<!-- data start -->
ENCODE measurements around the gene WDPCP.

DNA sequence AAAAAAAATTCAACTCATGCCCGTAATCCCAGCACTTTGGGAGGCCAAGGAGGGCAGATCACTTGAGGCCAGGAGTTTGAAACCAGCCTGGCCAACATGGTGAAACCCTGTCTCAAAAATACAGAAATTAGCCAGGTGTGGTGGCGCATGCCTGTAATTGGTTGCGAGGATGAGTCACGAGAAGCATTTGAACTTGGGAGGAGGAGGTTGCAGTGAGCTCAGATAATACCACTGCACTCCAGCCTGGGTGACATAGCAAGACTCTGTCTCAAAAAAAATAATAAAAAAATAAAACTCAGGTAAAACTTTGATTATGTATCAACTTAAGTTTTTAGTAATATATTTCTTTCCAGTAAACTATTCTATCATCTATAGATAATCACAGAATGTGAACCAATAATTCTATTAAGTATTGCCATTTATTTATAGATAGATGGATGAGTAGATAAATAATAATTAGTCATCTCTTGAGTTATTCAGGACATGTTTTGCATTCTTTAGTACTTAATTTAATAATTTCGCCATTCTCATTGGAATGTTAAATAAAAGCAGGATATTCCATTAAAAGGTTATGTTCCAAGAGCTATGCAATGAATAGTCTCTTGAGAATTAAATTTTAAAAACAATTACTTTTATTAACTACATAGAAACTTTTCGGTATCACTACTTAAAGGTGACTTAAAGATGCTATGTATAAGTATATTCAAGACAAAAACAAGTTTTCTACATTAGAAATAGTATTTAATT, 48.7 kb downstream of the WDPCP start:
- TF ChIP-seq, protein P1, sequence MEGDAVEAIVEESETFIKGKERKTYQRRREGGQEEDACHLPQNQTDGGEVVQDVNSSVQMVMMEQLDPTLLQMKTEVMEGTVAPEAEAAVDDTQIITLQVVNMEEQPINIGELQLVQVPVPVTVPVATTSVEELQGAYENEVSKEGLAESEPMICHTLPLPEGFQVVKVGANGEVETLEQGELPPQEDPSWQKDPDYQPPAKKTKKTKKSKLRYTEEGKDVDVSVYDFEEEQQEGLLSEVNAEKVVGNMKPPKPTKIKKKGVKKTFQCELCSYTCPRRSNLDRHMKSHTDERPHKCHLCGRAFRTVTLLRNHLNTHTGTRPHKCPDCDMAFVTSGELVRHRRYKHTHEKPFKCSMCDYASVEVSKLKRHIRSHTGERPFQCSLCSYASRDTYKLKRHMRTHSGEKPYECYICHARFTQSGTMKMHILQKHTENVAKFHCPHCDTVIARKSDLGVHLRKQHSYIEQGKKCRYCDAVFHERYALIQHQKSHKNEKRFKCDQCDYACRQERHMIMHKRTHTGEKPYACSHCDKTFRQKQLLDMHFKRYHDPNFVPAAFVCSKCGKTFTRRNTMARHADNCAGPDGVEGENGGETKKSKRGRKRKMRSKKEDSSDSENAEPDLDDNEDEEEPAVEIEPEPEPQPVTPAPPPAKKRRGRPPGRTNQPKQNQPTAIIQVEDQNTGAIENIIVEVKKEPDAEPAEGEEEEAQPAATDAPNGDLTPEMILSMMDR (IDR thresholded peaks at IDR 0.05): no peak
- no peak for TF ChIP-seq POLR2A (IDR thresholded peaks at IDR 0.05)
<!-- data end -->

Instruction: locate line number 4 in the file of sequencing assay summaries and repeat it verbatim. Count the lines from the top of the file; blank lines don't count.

- no peak for TF ChIP-seq POLR2A (IDR thresholded peaks at IDR 0.05)